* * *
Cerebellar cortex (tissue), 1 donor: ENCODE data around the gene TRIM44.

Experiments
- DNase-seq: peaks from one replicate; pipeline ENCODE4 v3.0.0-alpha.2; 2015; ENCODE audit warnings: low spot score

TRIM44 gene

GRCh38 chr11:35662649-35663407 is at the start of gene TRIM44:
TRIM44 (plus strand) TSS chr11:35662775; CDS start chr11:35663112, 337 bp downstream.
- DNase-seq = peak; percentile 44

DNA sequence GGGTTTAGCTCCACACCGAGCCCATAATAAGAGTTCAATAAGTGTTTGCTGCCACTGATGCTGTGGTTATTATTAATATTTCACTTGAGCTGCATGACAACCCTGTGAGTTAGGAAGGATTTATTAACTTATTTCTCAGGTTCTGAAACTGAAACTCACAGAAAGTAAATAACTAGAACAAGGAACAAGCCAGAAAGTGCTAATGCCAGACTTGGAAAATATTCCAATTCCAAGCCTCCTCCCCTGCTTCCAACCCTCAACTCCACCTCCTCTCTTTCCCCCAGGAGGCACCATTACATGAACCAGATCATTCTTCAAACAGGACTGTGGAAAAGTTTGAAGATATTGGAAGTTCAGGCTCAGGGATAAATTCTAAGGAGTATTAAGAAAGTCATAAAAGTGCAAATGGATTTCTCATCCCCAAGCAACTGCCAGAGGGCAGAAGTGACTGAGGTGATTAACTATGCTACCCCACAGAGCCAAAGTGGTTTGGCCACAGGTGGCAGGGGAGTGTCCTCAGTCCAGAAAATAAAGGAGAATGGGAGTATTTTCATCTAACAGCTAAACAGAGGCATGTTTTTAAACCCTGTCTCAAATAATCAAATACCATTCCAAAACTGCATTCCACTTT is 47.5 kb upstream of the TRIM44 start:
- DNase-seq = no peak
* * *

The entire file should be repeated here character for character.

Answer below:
Cerebellar cortex (tissue), 1 donor: ENCODE data around the gene TRIM44.

Experiments
- DNase-seq: peaks from one replicate; pipeline ENCODE4 v3.0.0-alpha.2; 2015; ENCODE audit warnings: low spot score

TRIM44 gene

GRCh38 chr11:35662649-35663407 is at the start of gene TRIM44:
TRIM44 (plus strand) TSS chr11:35662775; CDS start chr11:35663112, 337 bp downstream.
- DNase-seq = peak; percentile 44

DNA sequence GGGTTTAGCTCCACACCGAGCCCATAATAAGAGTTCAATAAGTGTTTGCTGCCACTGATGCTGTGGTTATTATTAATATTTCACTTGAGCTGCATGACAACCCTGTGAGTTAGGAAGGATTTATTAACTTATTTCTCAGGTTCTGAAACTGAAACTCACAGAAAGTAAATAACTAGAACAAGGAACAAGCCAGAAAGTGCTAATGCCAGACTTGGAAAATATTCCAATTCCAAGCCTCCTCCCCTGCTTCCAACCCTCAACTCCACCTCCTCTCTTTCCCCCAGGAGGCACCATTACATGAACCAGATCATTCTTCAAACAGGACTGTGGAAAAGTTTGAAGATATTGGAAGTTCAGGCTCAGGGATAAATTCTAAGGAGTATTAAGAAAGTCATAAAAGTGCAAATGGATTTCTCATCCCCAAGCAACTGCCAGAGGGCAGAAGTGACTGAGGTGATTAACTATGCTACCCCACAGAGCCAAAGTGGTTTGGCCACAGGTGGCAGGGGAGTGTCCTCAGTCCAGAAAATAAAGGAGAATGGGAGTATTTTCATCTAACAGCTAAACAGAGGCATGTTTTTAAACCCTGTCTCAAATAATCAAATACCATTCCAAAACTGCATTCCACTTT is 47.5 kb upstream of the TRIM44 start:
- DNase-seq = no peak